Jeremy Corbyn speaking at #OurNHS70 rally. Photo: Jim Aindow Jeremy Corbyn speaking at #OurNHS70 rally. Photo: Jim Aindow

Responding to Paul Mason’s latest article, Shabbir Lakha argues that the left needs to be trying to unite working people against austerity, not divide them over Brexit

Paul Mason’s most recent offering can only give encouragement to those who are attacking Jeremy Corbyn.

Mason’s political analysis is largely determined by Brexit, which he says unequivocally is now a right-wing project. He says, “in these circumstances, Labour’s original tactic — to emphasise the economic issues that unite the working poor across Leave and Remain-voting areas, and avoid a culture war over Brexit — can no longer work.” According to Mason, the austerity that is crippling the lives of millions is less important than fighting a “culture war” in which those who still support Leave are “culturally xenophobic” and those who want to Remain are “socially liberal” and the only people Labour should be fighting for.

What is more, Mason fails to provide convincing evidence for many of his claims. He says “a majority of the electorate now supports Remain”. As I explained in this recent article, most polling and the recent EU elections shows the opposite. In general, polls show that the country is still pretty much as divided as it was in 2016 – they are roughly in the same place they were just before the referendum in 2016 – and any rerun of the referendum would likely have the same margin between the winning and losing sides.

He doesn’t feel the need to provide any evidence either for the central assumption of the article that in general Leavers are reactionary and Remainers are progressive. It is the narrative that underpins his analysis and completely fails to look at the real issues facing society or the state of politics that are at the root of the 2016 referendum result. He characterises 17 million people as those who go to Brexit Party rallies and chant ‘Ni-gel’.

In the process, Mason contradicts himself repeatedly. On the one hand, Labour should be representing the “actual” British workforce which includes the industrial workers losing their jobs in Swindon, Scunthorpe and Bridgend – something he claims is entirely down to Brexit. And on the other hand, Labour should be focusing on the big cities and towns and should be ignoring those who voted Leave – like the people of Swindon, Scunthorpe and Bridgend.

On the one hand, opposition to Trident, Nato and the EU are the “perennial obsessions” of people he calls Stalinists, and on the other, one of the urgent questions for Labour according to Mason is whether or not it can “mobilise a movement on the streets to support a left government in office?” It is an insult to those who have dedicated their lives to fighting against nuclear weapons and war to reduce their efforts in this manner. Jeremy Corbyn himself has long been identified with the anti-war left that he is attacking here and this left has played a key role in mobilising people in support and defence of Corbyn.

His sweeping characterisations and writing off of the movements and the radical left, is mirrored by his view that the working class is easily divided into reactionary and progressive based on how they voted in the 2016 referendum. “There is no sociological basis for the claim that a ex-miner in Wigan is somehow “more working class” than a Pakistani taxi driver in Bradford, or a Greek migrant nurse in Bristol”, he says despite the fact that no one on the left is claiming that there is. I wonder where working class immigrants and ethnic minorities, young people and women that voted Leave fit into Mason’s analysis. We must secretly be chanting ‘Ni-gel’ too, I suppose.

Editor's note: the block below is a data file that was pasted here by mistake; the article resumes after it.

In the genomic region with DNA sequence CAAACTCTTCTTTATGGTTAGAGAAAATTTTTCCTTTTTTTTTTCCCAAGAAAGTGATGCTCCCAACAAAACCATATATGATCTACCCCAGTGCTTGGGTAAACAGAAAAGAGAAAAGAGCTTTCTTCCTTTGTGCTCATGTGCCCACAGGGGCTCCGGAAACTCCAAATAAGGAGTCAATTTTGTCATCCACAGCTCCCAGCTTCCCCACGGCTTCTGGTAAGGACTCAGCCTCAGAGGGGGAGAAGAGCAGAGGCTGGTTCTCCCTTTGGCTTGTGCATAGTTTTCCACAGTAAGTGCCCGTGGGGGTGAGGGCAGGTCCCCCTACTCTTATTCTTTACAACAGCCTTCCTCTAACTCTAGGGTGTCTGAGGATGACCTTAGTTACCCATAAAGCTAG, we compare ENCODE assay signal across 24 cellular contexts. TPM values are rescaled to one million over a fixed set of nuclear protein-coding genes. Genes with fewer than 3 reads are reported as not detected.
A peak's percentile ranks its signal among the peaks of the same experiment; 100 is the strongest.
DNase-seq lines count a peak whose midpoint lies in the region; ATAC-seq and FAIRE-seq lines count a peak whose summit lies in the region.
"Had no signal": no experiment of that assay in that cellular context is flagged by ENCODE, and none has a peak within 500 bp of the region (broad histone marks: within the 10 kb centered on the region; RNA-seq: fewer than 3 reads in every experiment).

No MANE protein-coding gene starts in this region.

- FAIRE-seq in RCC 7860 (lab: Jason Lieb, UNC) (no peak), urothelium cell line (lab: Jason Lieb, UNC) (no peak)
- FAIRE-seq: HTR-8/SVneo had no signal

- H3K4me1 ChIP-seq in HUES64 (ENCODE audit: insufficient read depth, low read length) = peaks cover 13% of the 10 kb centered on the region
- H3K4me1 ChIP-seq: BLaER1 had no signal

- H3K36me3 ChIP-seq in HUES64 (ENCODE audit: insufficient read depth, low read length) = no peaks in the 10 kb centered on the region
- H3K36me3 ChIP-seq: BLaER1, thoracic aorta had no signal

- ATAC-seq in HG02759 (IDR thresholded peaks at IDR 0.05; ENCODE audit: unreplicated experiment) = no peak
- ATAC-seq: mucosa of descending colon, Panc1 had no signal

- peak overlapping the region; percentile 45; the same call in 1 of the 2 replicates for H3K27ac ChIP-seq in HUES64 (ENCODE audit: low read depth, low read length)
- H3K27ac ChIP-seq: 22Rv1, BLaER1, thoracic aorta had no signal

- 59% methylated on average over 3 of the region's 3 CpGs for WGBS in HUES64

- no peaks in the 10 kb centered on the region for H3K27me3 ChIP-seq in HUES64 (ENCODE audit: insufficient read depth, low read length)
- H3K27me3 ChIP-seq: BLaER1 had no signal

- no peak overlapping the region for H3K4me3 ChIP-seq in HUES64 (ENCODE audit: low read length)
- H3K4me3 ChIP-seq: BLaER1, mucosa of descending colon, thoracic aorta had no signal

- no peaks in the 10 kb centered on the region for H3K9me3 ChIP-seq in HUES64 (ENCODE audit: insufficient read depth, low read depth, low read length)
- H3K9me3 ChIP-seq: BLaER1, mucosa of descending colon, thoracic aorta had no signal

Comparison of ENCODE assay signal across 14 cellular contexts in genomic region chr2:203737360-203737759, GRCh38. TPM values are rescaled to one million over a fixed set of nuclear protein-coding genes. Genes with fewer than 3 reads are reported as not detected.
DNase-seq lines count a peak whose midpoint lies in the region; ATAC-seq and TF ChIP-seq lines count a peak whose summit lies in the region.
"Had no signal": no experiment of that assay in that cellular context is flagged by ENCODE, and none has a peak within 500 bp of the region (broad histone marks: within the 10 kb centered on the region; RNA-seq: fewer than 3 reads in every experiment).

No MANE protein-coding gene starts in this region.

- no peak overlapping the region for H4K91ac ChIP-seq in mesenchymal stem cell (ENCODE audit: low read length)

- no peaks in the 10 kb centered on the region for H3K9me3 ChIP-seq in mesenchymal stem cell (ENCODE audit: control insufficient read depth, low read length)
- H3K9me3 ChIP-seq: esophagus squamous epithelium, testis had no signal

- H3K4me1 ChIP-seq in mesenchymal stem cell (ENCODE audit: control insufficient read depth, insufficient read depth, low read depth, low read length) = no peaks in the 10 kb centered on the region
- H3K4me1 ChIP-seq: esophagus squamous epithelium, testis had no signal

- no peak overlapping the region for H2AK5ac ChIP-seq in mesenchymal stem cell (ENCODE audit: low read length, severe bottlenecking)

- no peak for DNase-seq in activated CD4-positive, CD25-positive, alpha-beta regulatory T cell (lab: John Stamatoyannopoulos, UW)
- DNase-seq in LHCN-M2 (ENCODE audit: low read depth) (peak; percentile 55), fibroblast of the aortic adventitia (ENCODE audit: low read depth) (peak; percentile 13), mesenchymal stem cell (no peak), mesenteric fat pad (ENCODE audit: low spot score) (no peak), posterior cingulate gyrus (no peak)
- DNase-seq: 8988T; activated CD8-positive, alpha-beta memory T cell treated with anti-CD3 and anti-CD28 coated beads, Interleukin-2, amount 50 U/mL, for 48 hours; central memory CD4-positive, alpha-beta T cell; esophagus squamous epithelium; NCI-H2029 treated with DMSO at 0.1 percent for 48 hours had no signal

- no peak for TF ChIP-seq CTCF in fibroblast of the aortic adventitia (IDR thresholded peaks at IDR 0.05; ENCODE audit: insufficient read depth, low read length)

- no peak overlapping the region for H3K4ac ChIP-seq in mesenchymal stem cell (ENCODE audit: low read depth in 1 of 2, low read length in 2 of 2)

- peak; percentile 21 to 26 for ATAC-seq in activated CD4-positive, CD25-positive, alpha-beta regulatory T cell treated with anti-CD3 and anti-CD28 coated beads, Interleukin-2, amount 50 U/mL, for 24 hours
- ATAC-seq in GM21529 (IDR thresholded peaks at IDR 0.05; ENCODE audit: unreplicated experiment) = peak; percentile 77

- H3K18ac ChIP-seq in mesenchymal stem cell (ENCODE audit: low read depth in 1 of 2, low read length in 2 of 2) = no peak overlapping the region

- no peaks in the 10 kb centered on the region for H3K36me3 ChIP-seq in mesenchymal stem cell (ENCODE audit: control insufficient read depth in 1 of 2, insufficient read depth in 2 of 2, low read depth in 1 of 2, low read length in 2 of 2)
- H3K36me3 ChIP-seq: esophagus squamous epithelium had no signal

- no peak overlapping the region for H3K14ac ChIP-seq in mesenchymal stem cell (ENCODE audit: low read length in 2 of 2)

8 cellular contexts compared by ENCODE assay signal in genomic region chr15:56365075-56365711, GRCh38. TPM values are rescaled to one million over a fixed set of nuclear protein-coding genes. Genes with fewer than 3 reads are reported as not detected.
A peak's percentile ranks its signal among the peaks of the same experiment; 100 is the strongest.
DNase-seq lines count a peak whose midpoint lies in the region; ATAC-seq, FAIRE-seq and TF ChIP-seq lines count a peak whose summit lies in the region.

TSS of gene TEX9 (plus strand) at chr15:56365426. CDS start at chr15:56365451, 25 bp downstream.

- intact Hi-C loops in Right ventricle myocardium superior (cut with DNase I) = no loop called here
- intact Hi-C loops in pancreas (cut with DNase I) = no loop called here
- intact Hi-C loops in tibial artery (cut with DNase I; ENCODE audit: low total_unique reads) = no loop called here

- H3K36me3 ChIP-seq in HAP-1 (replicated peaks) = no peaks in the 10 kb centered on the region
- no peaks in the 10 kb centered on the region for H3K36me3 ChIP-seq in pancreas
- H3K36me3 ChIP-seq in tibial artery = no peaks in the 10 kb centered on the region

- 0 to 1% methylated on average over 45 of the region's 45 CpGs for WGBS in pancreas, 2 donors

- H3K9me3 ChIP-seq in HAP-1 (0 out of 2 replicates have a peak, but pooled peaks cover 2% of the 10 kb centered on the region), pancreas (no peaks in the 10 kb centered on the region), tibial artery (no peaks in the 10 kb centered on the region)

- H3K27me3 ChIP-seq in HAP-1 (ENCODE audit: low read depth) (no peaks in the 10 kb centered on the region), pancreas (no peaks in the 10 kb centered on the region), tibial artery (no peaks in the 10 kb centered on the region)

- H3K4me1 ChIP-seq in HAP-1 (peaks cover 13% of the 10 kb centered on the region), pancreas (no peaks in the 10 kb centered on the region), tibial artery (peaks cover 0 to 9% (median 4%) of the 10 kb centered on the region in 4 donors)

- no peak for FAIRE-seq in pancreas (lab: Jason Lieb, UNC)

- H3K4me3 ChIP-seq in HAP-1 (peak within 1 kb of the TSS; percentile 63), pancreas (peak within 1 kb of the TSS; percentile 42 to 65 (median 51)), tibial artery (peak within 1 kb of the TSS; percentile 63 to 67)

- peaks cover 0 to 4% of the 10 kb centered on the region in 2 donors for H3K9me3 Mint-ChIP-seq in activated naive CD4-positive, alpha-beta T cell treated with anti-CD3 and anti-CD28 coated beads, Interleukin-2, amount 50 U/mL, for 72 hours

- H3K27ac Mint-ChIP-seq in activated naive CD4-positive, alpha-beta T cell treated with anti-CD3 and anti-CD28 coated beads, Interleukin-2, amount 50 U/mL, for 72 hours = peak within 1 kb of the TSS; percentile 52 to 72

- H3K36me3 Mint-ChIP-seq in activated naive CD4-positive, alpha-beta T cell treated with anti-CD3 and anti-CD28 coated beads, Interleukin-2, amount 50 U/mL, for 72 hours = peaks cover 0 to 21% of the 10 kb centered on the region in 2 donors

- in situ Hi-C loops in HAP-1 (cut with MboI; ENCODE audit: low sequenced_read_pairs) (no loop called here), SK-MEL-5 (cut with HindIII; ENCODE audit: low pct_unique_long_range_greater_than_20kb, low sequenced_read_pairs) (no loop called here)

What Mason doesn’t understand – or is reluctant to – is that a “winning coalition” is not made up of a pick and mix of the sections of society that he regards as liberal and progressive based on their opinions of one issue. It can only be made up of the people who have suffered most in a society made dysfunctional by austerity. That includes the ex-miner in Wigan, the Pakistani taxi driver in Bradford and the Lithuanian welder in Dudley. This is what the working class today looks like and they do not need to be pitted against each other. The job of socialists, in fact, should be to find the maximum unity amongst them.

1 in 5 people in this country are now living below the poverty line and neither a culture war nor another referendum is going to solve that. As Tony Benn once said, socialists shouldn’t be weathervanes blowing with the wind. The only strategy that can win in the end is to stick to principles and to fight for the whole of the working class, not to decide who is or isn’t worthy.

Paul Mason is being explicit that the route to a second referendum and Remain is via dividing the working class and giving up on some of our historic struggles for bettering society. This should make it clear for anyone on the left that wants to unite to win a Corbyn-led Labour government with an anti-austerity and anti-war programme that a second referendum is not the answer – coming together to demand a general election is.

Shabbir Lakha

Shabbir Lakha is a Stop the War officer, a People's Assembly activist and a member of Counterfire.